September 03, 2012

Summit Series Heroes: Wayne Cashman

Kingston, Ontario's Wayne Cashman had earned a reputation as one of the top corner-men in the game by 1972. He was also a big part of the 1970 and 1972 Boston Bruin Stanley Cup championships and had developed quite a chemistry with superstar Phil Esposito, so it was no surprise that the belligerent banger was named to the team.

However the man known universally as "Cash" only got into 2 games, picking up an assist in each. He sat out the shocking opening game in Montreal only to be inserted in game 2 as the coaching staff wanted a more physical, forechecking style of game. The move paid off as Canada won the game convincingly.

Cash returned for game 3 in Winnipeg, but his abrasive play got him kicked out of the game. The Russians were very vocal about the way he would take liberties on the Soviet players.

Cash sat out the embarrassing game 4 in Vancouver. In that game Vancouver fans booed Team Canada off of the ice after a sorry effort in a 5-3 Soviet win.

"After the game in Vancouver, a 5-3 loss, the guys realized this was important," said Cashman.

Cashman returned to the ice in a set of exhibition games in Sweden between game 4 and 5. The mini series is known as a brutal and ugly display of hockey, as the Swedes described Team Canada as gangsters, as the Canadian players were clearly in a foul mood and looking to take out some of their frustrations. The tournament all but officially ended for Cashman in Sweden unfortunately due to a freak accident. Legendary Ulf Sterner's stick got lodged in Cashman's mouth, lacerating his tongue for approximately 50 stitches in one of the most painful injuries in hockey history.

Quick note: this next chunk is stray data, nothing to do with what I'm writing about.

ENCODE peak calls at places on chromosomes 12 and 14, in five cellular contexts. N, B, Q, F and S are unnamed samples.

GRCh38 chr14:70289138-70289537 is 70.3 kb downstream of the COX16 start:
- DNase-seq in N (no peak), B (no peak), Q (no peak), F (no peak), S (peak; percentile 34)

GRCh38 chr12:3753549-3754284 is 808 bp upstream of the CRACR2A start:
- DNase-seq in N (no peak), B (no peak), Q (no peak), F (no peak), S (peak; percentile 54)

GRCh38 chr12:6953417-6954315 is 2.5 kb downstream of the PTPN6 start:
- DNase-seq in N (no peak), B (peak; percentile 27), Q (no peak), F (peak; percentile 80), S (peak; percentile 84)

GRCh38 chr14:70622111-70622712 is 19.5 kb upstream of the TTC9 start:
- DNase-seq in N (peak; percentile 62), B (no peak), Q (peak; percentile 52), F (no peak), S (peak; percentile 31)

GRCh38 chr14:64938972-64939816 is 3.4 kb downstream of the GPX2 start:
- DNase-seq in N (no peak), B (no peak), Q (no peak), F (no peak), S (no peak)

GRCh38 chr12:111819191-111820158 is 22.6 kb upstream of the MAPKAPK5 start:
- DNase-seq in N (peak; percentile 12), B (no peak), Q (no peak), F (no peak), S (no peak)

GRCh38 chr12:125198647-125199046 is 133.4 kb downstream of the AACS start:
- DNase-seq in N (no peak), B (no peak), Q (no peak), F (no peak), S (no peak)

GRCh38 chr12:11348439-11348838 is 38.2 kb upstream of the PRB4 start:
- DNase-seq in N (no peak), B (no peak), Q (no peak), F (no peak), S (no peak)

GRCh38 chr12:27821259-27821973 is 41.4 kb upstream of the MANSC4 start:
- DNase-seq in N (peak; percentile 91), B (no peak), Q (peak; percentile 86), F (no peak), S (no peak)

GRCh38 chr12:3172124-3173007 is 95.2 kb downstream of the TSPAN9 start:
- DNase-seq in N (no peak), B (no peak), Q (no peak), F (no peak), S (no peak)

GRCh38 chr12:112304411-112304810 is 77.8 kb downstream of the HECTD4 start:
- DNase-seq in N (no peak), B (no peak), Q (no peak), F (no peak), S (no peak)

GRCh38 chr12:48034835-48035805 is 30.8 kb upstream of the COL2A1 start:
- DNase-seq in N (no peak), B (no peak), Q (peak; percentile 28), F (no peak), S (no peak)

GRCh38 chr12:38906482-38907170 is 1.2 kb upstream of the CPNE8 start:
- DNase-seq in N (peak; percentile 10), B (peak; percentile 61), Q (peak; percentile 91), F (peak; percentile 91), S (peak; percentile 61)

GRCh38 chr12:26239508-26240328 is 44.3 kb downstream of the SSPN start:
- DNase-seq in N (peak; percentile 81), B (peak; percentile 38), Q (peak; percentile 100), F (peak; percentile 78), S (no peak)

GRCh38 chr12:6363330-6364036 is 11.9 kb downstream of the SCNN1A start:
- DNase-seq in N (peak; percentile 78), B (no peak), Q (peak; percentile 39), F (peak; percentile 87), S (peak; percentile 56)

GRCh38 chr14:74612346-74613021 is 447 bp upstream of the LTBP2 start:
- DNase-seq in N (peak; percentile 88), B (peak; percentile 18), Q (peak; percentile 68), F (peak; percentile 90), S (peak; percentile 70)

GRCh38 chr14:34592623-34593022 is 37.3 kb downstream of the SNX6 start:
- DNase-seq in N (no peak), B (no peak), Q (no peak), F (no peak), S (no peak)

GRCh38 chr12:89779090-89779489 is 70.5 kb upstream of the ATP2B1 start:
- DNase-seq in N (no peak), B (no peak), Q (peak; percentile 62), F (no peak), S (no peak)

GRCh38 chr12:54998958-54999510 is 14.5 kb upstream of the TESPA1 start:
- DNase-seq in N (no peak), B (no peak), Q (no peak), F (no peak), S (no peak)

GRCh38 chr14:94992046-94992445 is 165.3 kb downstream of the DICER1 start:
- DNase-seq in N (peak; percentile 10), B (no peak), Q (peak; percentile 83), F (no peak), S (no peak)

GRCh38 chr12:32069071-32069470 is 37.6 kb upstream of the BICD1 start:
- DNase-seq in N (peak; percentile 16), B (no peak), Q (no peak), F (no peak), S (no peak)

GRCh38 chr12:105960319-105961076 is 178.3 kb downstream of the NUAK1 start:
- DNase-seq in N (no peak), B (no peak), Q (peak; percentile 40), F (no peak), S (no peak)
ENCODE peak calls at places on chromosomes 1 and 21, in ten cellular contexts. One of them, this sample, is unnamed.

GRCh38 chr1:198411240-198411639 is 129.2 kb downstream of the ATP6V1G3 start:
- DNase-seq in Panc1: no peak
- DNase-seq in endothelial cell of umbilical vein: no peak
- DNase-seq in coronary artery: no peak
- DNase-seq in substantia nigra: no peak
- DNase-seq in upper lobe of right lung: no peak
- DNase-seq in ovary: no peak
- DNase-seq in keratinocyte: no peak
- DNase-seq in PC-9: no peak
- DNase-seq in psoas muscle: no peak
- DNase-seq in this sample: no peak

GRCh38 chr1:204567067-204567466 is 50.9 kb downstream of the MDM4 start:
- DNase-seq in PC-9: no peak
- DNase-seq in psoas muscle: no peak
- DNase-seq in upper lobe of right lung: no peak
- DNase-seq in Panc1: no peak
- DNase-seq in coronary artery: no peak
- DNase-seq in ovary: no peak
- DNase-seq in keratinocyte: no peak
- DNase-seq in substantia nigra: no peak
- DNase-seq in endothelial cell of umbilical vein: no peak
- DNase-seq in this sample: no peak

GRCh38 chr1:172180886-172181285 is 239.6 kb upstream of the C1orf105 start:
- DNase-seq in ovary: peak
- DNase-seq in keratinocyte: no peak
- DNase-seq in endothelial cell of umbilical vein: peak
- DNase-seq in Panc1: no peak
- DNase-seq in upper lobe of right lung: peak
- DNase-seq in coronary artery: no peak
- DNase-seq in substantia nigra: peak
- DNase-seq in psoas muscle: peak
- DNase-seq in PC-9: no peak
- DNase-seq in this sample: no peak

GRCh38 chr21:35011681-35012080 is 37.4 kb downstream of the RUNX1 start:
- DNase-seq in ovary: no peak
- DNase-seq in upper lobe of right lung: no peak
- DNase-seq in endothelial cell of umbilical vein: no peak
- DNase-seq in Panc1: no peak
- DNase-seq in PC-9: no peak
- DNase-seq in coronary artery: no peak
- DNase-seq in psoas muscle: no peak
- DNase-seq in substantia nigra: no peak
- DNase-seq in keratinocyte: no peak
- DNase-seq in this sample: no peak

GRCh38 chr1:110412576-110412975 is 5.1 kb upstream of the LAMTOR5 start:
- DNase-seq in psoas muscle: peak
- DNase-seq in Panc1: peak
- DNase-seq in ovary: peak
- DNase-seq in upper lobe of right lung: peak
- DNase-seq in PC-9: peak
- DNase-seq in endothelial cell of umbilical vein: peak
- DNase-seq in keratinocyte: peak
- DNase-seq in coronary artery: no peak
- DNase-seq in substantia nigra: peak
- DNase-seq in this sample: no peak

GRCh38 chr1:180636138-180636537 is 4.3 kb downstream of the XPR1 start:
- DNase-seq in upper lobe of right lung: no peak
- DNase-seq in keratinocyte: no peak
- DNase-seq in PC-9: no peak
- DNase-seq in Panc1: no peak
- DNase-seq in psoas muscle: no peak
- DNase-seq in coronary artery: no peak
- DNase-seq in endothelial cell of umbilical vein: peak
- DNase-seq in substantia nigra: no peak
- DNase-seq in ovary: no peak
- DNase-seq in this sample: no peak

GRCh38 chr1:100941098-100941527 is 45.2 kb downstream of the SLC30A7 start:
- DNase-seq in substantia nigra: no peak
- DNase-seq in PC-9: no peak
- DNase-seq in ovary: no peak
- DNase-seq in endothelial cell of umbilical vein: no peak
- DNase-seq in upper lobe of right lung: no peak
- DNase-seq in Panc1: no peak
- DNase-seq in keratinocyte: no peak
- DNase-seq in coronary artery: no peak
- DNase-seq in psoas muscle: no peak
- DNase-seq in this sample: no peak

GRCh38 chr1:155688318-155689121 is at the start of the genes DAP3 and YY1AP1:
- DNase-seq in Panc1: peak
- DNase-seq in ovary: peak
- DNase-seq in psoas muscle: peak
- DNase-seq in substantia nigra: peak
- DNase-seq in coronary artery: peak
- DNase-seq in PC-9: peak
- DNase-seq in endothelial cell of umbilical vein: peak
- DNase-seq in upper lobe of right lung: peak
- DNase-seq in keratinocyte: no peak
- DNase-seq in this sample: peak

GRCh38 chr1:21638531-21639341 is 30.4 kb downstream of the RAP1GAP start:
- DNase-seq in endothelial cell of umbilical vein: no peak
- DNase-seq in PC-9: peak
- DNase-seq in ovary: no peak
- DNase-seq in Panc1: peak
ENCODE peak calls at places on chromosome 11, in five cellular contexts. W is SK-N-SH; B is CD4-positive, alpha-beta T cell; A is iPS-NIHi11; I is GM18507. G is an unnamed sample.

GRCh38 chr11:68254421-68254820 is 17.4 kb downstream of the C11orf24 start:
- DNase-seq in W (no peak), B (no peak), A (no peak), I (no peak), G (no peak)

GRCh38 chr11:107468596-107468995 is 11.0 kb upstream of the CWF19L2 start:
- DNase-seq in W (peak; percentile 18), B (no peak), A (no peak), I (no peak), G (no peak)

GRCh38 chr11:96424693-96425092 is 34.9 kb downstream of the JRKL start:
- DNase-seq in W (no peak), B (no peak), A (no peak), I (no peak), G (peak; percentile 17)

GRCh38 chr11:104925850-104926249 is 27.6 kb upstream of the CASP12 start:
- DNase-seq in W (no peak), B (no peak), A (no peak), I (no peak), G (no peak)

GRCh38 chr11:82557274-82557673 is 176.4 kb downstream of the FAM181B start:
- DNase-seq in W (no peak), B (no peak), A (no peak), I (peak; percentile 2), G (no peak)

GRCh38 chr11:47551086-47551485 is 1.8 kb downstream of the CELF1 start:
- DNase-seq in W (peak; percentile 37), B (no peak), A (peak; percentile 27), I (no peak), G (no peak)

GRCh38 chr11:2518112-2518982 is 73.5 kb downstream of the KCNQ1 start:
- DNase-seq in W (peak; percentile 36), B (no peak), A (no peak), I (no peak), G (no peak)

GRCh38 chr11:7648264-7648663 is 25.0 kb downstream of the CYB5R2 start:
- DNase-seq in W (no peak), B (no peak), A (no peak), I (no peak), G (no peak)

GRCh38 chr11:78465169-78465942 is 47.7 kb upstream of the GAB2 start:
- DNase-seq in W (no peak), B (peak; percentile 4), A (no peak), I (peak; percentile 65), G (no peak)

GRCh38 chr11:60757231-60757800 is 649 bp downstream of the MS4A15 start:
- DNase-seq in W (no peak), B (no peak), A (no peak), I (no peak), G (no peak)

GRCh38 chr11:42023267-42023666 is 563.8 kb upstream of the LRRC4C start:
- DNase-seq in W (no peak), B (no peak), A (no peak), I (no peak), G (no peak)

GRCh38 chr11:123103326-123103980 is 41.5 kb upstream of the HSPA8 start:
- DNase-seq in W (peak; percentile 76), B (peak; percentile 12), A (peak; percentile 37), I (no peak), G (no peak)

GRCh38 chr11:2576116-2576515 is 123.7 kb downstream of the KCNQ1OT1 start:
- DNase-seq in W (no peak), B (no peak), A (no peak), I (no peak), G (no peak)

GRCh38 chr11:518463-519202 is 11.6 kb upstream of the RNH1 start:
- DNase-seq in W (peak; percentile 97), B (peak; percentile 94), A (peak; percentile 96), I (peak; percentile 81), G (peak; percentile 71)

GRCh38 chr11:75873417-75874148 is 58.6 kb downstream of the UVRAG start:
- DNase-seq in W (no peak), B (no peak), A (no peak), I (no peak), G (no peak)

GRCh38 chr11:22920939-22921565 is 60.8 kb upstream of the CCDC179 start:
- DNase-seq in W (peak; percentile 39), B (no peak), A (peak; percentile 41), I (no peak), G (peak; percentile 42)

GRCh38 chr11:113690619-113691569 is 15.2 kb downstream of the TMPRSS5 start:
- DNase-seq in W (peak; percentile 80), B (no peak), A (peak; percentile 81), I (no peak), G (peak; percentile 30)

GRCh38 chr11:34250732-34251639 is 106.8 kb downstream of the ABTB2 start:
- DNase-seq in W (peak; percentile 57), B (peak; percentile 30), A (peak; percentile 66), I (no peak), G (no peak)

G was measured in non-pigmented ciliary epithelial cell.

Cashman never got into any of the games in Moscow, largely due to the severe injury.

If anyone should have had great respect for Phil Espoito before the series, it would have been Espo's very own left winger Cashman. Even Cashman came away from that series with a higher sense of respect for one of the greatest leaders and players in hockey history.

Cashman also singled out Vladislav Tretiak, Paul Henderson, Bobby Clarke and Guy Lapointe has having impressed him the most.

Even though Cashman didn't get to participate in the deciding game, it ranks as one of his all time greatest moments in his hockey career. "I've never seen so many tears shed in a dressing room - tears of joy," he said.

Although somehow we're sure Cashman's tongue injury will be the thing he remembers most about that September in 1972, the final minute of play in game 8 will also rank up there.

Perhaps the biggest and the baddest of the Big Bad Boston Bruins, Cashman played in 1,027 NHL games, all with the Bruins, during his 17-year NHL career from 1964 through 1983. He recorded 793 points (277 goals, 516 assists) and 1,041 penalty minutes.

After hanging up his blades, "Cash" turned to coaching. As a result he has spent most of his adult life in the United States, which means he doesn't get asked often about the gargantuan clash between the Soviets and Canada.

"Unfortunately, living in the United States, that never happens," Cashman said. "The only time it does is when I go up to Canada.

"To people in the U.S., the series was not that big a deal. When you talk to people in the States about it, they say 'Well, our high school played them last week and beat them.' They have no idea what the series means to Canadians."

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